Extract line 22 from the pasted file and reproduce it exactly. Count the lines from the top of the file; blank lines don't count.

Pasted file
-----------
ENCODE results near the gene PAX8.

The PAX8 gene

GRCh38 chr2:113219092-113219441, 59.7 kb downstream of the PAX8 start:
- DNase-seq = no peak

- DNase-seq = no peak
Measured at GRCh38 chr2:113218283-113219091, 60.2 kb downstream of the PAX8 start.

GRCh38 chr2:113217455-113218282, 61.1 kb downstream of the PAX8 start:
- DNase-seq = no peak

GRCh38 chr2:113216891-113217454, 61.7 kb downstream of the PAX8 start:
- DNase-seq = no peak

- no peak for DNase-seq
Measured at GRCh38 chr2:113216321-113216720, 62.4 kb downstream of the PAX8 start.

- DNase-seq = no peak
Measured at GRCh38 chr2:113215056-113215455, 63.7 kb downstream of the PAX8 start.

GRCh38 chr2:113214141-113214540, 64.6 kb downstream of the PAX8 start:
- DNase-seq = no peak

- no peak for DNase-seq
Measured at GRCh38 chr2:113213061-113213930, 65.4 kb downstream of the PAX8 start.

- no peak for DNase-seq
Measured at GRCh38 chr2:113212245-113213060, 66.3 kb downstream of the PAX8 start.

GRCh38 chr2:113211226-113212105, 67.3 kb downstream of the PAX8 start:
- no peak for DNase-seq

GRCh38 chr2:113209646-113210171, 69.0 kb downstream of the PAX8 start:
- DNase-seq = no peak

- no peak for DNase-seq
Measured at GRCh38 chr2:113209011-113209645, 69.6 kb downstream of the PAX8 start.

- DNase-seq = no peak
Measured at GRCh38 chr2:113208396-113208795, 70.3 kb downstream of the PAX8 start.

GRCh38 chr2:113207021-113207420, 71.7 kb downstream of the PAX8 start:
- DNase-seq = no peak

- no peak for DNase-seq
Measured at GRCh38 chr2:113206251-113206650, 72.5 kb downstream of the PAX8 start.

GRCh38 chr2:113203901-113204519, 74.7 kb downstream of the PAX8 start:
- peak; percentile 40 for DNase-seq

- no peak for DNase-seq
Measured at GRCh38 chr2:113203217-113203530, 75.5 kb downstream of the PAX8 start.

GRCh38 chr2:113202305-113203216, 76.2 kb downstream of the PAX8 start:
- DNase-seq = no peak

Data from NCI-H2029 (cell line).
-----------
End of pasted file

- no peak for DNase-seq